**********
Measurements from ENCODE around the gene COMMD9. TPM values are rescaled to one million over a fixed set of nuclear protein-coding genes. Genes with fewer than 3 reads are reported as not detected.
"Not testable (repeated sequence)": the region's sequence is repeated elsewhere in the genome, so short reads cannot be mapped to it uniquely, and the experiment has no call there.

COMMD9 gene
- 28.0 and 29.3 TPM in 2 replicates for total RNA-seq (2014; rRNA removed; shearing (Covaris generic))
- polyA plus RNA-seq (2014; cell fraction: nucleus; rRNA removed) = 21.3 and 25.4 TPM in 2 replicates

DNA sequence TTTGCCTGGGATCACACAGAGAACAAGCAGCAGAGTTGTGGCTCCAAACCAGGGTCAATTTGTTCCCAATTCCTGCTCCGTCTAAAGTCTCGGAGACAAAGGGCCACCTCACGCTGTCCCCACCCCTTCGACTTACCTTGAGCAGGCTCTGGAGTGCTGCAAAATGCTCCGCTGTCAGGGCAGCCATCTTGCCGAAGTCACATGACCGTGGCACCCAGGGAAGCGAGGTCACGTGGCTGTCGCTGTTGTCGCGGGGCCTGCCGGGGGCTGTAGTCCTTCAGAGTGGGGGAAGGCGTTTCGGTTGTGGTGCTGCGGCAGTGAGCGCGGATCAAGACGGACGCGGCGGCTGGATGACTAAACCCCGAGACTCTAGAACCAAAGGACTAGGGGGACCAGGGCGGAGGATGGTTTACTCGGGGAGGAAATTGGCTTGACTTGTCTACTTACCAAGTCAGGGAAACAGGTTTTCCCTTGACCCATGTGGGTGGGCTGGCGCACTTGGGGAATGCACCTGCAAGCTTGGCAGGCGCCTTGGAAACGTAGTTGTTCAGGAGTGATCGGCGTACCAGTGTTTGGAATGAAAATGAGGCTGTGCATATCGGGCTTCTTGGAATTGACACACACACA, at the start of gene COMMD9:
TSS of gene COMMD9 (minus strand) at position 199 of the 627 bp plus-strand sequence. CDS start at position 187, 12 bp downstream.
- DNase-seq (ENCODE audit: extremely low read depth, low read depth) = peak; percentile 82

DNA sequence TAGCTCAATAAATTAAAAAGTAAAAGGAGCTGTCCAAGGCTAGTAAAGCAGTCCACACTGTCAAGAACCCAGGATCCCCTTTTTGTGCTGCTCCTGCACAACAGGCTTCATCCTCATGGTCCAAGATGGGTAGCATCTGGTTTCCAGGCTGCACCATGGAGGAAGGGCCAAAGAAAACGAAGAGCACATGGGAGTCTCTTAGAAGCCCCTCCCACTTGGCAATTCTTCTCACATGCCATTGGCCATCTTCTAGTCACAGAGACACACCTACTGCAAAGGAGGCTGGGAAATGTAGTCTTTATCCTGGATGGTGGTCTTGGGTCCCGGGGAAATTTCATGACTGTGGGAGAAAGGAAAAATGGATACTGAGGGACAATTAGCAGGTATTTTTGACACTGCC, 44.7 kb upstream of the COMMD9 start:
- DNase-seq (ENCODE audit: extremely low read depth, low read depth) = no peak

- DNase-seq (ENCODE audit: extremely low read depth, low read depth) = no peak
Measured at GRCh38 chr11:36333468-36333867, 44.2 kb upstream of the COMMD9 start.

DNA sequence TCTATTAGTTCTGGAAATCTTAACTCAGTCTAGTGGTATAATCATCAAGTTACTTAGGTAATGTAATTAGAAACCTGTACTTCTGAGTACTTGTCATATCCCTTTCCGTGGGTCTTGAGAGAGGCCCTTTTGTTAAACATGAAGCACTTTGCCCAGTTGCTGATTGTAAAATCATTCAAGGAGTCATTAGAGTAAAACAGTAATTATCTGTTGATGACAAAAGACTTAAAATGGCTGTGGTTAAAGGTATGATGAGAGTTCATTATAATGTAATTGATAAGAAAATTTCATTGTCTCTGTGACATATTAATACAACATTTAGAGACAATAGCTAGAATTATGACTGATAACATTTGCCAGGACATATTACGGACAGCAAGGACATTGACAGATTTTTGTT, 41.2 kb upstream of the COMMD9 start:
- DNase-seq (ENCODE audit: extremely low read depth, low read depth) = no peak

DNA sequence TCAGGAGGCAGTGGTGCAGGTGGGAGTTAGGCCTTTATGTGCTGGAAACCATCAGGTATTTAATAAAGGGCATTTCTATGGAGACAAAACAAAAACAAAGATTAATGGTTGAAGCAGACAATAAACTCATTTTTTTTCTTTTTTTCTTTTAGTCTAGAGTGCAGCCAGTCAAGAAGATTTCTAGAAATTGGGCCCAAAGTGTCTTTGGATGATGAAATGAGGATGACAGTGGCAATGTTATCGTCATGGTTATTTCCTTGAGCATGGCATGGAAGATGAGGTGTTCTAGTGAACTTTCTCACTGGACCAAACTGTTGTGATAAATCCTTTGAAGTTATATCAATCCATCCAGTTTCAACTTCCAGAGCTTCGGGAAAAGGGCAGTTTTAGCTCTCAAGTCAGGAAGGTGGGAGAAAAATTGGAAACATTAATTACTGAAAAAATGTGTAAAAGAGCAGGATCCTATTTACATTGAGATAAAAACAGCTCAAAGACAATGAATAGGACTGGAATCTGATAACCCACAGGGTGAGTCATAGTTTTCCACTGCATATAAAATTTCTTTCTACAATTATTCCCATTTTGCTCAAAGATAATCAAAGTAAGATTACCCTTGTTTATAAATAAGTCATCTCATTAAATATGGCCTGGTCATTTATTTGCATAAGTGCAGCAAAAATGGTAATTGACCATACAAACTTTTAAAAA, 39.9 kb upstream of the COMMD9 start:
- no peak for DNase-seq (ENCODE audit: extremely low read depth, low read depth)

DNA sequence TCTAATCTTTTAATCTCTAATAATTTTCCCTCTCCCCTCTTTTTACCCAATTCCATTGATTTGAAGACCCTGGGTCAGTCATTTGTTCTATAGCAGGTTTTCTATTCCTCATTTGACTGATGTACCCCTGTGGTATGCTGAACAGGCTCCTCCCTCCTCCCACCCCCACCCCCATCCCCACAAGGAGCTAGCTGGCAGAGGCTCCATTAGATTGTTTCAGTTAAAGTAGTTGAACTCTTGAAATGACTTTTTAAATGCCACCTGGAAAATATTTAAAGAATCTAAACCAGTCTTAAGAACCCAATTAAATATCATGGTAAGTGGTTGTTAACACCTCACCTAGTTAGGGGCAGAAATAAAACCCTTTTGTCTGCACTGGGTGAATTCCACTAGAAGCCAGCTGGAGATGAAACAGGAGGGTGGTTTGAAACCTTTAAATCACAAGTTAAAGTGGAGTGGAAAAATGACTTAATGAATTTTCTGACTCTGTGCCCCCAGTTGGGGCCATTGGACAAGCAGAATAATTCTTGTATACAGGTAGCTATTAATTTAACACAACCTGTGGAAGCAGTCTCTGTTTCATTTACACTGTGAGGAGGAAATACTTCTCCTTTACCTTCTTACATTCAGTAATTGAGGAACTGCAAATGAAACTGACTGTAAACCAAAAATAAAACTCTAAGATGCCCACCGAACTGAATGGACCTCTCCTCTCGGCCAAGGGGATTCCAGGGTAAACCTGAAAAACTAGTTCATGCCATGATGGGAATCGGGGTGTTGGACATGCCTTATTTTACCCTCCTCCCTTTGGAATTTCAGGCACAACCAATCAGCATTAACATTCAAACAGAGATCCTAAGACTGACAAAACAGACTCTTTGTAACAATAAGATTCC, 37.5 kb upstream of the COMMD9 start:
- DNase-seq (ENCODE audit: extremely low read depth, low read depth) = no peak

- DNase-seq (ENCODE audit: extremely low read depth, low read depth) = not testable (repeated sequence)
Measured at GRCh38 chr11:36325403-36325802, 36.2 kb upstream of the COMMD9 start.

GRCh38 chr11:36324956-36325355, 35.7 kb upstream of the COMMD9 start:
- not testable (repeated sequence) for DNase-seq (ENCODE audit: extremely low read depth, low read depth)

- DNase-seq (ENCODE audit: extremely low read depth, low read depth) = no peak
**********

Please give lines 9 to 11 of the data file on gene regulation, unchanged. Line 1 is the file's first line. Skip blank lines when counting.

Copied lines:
DNA sequence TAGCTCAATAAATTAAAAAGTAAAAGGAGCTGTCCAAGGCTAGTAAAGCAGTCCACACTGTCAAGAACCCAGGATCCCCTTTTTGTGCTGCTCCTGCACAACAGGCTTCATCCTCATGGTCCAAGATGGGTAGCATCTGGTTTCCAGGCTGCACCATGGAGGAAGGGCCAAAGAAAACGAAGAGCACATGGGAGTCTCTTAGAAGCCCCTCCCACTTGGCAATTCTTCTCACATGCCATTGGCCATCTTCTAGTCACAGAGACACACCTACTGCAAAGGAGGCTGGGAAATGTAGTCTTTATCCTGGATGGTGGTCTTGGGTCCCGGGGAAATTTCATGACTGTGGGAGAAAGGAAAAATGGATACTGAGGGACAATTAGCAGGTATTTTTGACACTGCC, 44.7 kb upstream of the COMMD9 start:
- DNase-seq (ENCODE audit: extremely low read depth, low read depth) = no peak

- DNase-seq (ENCODE audit: extremely low read depth, low read depth) = no peak